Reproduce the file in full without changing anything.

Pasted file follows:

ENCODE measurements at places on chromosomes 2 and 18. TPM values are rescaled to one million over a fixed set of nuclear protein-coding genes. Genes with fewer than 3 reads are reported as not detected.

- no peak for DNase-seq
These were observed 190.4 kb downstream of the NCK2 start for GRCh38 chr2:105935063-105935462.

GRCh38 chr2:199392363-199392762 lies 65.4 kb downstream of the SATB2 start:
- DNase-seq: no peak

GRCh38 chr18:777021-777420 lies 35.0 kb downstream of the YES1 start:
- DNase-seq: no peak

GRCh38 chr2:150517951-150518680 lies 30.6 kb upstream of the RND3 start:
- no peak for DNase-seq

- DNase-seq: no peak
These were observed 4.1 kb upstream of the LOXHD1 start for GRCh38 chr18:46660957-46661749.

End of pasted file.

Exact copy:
ENCODE measurements at places on chromosomes 2 and 18. TPM values are rescaled to one million over a fixed set of nuclear protein-coding genes. Genes with fewer than 3 reads are reported as not detected.

- no peak for DNase-seq
These were observed 190.4 kb downstream of the NCK2 start for GRCh38 chr2:105935063-105935462.

GRCh38 chr2:199392363-199392762 lies 65.4 kb downstream of the SATB2 start:
- DNase-seq: no peak

GRCh38 chr18:777021-777420 lies 35.0 kb downstream of the YES1 start:
- DNase-seq: no peak

GRCh38 chr2:150517951-150518680 lies 30.6 kb upstream of the RND3 start:
- no peak for DNase-seq

- DNase-seq: no peak
These were observed 4.1 kb upstream of the LOXHD1 start for GRCh38 chr18:46660957-46661749.